Even after recent reform, New York teacher pension costs will rise 37%

by Grace

A history of New York State public school pension reform:

20130309.COCNYPensionTiers2

Recent reform that saw the creation of Tier 6 is unlikely to offer taxpayers any relief for at least a decade.

Over time, lawmakers have passed legislation to reduce the cost of pensions to state and local governments and school districts. The avenue they have used to do this is to create additional “tiers”—levels of membership that carry different benefits and requirements. After the passage of Tier 5 in 2009, calls for pension reform persisted, and a new Tier 6 was enacted this year.

Gov. Cuomo has said that the recently enacted pension reform will save the state more than $80 billion over the next 30 years. However, according to the NYS Comptroller’s Office, the creation of Tier 6 will not significantly lower pension costs for schools in the immediate future to prevent the kinds of program cuts many districts face in the next few years.

This is because the new pension tier applies only to new employees hired after April 1, 2012. With school districts struggling to balance their budgets in this difficult economy, most are laying off staff rather than hiring new employees who would fall into the new tier.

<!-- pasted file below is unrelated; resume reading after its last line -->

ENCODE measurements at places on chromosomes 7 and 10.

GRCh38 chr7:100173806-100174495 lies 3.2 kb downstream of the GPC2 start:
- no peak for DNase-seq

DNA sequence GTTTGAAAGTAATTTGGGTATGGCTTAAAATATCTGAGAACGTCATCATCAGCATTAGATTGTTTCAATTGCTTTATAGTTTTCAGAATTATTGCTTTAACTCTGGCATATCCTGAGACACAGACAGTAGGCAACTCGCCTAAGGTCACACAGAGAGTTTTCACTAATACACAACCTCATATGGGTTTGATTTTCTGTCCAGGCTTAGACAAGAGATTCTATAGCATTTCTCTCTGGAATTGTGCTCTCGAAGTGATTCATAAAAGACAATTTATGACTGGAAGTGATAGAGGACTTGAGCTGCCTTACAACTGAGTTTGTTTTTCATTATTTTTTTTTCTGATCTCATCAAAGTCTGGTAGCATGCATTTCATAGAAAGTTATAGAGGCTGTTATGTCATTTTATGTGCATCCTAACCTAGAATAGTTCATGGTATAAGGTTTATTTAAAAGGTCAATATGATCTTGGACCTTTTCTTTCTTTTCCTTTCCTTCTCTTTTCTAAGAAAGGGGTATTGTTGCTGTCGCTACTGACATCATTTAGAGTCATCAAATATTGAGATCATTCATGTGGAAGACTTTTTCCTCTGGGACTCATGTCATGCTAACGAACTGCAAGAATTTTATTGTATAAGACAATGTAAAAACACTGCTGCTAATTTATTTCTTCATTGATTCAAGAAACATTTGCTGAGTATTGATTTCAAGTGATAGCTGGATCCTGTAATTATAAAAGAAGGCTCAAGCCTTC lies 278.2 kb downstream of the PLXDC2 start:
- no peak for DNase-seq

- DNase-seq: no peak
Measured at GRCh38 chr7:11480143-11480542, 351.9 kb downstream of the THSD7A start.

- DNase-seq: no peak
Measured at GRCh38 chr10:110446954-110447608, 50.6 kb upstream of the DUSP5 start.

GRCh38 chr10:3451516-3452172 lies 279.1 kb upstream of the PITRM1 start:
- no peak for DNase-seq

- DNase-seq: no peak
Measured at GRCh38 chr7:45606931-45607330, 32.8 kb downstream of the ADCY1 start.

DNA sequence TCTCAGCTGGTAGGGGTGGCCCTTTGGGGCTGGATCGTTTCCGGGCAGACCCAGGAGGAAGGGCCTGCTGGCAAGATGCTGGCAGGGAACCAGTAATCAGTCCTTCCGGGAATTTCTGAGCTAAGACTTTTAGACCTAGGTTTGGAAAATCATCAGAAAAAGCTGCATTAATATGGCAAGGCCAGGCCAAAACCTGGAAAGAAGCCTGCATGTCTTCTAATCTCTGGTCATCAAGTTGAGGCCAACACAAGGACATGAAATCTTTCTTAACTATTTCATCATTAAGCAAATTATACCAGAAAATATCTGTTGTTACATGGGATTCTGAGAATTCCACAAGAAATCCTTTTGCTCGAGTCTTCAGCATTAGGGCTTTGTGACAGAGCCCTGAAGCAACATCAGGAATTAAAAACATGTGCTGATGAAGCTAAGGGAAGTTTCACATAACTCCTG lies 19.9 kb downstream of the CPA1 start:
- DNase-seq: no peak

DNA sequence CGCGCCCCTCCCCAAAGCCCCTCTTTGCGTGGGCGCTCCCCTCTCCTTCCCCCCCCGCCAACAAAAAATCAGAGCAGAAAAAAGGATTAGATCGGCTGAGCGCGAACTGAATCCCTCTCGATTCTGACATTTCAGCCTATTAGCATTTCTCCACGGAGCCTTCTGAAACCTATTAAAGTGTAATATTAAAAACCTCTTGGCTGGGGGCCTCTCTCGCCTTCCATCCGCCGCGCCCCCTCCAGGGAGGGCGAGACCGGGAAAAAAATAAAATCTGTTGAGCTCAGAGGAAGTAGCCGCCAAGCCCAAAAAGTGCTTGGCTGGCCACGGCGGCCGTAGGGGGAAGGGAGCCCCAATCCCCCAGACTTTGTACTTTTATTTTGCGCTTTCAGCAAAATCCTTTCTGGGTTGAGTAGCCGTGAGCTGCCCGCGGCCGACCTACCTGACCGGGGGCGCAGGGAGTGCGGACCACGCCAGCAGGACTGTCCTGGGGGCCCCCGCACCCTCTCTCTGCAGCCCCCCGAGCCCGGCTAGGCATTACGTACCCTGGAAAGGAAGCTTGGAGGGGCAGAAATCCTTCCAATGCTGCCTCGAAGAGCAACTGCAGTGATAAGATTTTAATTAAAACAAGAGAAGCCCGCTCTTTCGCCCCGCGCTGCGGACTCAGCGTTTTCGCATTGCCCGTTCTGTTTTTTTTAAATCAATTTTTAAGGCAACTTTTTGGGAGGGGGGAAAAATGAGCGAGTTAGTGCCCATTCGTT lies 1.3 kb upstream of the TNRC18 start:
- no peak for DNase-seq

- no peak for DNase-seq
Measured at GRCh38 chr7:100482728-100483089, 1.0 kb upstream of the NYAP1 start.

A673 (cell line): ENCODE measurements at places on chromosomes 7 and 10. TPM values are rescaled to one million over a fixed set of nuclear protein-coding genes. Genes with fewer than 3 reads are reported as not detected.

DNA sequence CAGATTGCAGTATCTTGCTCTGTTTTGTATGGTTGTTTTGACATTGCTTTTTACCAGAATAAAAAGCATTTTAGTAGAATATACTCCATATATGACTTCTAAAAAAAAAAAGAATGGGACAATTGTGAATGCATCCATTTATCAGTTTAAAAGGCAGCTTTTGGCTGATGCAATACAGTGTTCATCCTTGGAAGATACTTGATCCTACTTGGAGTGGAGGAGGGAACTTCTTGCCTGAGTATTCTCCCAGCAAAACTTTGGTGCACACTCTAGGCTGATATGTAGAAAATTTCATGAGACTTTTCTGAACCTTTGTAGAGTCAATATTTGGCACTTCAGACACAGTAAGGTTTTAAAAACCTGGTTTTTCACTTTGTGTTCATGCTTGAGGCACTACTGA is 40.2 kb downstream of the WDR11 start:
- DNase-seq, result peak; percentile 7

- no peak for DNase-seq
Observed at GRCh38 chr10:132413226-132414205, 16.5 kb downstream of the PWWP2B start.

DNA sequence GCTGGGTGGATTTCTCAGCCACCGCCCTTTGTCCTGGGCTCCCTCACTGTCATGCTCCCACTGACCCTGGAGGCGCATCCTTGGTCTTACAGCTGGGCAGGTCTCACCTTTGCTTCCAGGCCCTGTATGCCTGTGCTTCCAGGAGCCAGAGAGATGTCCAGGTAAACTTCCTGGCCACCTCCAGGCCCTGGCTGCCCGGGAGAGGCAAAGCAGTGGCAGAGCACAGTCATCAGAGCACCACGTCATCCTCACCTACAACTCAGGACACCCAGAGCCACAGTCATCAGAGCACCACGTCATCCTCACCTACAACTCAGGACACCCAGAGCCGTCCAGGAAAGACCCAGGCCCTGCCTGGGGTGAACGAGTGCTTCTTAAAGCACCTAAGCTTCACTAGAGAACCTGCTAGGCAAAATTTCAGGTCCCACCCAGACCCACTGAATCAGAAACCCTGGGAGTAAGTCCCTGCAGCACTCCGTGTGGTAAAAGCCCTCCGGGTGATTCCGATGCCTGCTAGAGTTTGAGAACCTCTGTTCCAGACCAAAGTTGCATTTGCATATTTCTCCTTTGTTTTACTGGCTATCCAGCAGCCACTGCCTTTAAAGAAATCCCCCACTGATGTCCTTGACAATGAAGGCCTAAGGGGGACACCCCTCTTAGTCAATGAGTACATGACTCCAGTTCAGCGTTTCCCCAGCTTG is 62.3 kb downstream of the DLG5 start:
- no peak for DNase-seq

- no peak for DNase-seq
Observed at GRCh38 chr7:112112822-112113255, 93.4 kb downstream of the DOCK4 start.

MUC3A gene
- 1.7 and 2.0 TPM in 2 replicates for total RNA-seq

Pension costs have continued to surge out of control, as I wrote last year.

… skyrocketing public pension costs are “the single biggest threat” to local schools’ ability to deliver educational  services for New York children.  In our local district, pension costs have risen more than 50% over the last two years and now account for 7.2% of the total budget, up from 5.1% in 2010-11.  This has meant ongoing cuts in student services as taxes are diverted to pay for pensions.  The trend is up, and by 2015 pension costs are expected to eat up 35 percent of property tax collections.

There is no relief in sight.  Teacher pension costs for the 2013-14 school year will rise 37%.

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